(Adds CEO quote, detail on results, share price)
HONG KONG, July 25 AIA Group Ltd,
Asia's second-largest insurer by market capitalisation, on
Friday reported a 23 percent rise in the value of its new
business in the first half of the year, led by strong growth in
Hong Kong and China.
That beat expectations of 20 percent growth, according to
the average estimate of analysts polled by Thomson Reuters.
Value of new business (VONB), a key metric for insurance
companies that measures the present value of future business,
rose to a record $792 million from $645 million a year earlier,
the Hong Kong-based company said.
The first-half new business value was more than the company
recorded for the whole of 2010, Chief Executive Mark Tucker
said, as China contributed 58 percent growth.
"Growth in China was driven by very successful new product
launches, particularly a campaign in the first quarter aimed at
young families," Tucker said in a conference call with media
after the results were announced.
Still, net profit fell 20 percent in the half to $1.55
billion, on a decline in equity investments and the appreciation
of the U.S. dollar against the Asian currencies in which AIA
earns much of its income.
AIA saw an impact on its capital reserves from a one-off
payment of $800 million to Citigroup, for a deal signed
last December that will see the U.S. bank sell only AIA's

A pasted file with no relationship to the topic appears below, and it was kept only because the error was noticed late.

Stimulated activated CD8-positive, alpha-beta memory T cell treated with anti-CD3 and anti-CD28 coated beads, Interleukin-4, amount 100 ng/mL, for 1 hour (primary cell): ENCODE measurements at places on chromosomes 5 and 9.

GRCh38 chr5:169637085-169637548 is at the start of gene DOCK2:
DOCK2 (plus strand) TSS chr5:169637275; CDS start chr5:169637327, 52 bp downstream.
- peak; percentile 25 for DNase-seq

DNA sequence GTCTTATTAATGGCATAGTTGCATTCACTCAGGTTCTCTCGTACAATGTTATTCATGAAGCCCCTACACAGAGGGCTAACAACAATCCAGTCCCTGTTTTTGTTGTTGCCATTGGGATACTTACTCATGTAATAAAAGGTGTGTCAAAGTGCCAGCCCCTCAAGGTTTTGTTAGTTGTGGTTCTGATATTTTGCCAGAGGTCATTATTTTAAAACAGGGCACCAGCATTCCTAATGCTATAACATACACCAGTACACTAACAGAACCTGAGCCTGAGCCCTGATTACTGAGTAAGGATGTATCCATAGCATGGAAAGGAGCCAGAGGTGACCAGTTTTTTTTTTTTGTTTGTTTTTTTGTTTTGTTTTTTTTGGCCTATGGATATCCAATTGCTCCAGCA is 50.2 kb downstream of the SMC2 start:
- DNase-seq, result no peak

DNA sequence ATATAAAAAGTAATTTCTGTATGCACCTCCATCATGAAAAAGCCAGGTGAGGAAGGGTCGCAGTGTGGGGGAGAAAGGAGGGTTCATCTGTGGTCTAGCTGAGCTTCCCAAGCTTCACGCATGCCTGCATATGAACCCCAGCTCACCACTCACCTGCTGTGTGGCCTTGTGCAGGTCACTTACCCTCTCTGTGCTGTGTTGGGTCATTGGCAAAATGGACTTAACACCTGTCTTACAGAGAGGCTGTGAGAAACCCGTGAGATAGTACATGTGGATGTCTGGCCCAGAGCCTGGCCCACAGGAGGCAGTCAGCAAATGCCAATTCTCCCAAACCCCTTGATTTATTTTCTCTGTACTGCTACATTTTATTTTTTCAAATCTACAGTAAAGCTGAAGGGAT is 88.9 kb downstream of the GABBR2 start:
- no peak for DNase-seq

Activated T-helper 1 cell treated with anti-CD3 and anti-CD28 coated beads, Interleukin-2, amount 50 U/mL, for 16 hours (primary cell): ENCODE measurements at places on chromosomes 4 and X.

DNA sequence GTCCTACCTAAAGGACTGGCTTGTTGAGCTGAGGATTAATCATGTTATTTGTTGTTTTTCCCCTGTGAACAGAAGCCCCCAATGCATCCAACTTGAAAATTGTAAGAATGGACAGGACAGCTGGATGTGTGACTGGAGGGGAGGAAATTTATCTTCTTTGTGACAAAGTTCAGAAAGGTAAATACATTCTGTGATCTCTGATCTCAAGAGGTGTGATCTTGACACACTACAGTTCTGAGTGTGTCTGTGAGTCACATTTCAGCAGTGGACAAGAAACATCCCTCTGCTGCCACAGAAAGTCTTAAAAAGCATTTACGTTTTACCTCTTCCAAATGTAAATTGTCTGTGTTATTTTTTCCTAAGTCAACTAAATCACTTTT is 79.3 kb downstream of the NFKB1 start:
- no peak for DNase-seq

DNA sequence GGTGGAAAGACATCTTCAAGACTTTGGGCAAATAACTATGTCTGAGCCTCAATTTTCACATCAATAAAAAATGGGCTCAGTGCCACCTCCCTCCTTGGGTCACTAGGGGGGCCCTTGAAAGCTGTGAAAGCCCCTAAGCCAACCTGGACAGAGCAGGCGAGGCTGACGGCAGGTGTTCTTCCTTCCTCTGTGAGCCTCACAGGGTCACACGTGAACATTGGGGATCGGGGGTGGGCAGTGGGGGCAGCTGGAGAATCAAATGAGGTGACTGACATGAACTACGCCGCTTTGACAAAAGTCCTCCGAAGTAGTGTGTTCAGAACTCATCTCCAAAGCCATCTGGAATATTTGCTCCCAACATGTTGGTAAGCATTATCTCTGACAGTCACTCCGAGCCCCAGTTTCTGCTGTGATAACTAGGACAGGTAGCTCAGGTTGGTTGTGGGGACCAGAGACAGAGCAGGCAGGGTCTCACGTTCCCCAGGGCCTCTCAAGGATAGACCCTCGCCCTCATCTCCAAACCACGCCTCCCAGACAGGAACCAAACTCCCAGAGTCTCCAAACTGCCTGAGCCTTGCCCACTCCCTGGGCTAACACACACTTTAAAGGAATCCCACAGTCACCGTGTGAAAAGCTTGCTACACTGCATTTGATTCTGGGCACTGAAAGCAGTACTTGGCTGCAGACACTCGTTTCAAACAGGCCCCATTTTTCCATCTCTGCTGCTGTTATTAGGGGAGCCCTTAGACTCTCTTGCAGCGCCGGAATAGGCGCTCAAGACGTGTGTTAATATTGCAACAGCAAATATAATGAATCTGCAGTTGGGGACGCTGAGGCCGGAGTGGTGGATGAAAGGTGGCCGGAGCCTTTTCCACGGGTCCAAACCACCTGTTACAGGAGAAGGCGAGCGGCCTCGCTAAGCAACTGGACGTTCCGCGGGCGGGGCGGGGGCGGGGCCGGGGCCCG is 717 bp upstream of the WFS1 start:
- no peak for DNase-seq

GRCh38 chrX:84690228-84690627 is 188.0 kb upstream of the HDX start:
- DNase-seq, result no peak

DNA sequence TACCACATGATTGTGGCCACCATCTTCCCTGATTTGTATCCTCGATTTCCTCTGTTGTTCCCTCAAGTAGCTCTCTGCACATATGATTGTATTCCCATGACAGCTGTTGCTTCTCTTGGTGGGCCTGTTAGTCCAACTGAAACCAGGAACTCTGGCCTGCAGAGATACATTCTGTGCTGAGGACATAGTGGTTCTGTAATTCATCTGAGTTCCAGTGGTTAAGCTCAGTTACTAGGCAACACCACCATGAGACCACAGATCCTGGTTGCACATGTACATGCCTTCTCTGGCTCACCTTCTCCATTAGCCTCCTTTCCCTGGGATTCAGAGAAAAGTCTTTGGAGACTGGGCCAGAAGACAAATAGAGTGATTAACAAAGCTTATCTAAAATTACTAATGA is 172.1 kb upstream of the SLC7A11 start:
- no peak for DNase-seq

insurance products across 11 markets in the Asia-Pacific region.
The insurer beat rivals in an auction to land the
bancassurance deal, seen in the industry as a key channel to
market products in Asia.
The insurer's South Korean business took a hit from an
industry-wide regulatory ban on outbound calls by telesales
agents, the result of a customer information leak from a credit
agency. While AIA's new business growth in the country slowed by
20 percent, Tucker said the insurer still grew sales in South
Korea in the first half while the industry as a whole saw a 50
percent decline in sales.
AIA's shares have risen 5.6 percent in Hong Kong this year,
against a 3.6 rise in the city's Hang Seng Index. On
Friday morning the shares rose 1.5 percent.
The outlook for the rest of the year looks positive, Tucker
said, suggesting fears over macroeconomic disruption in Asia
from U.S. policy changes may have been overstated.
"We don't expect great interest rate movement from the Fed
over the next 6 months or year, it may be some time well into
next year, and overall economies in the region, in Southeast
Asia are robust," Tucker said.
(Reporting by Lawrence White, additional reporting by Tripti
Kalro in BANGALORE; Editing by Stephen Coates, Lisa Shumaker and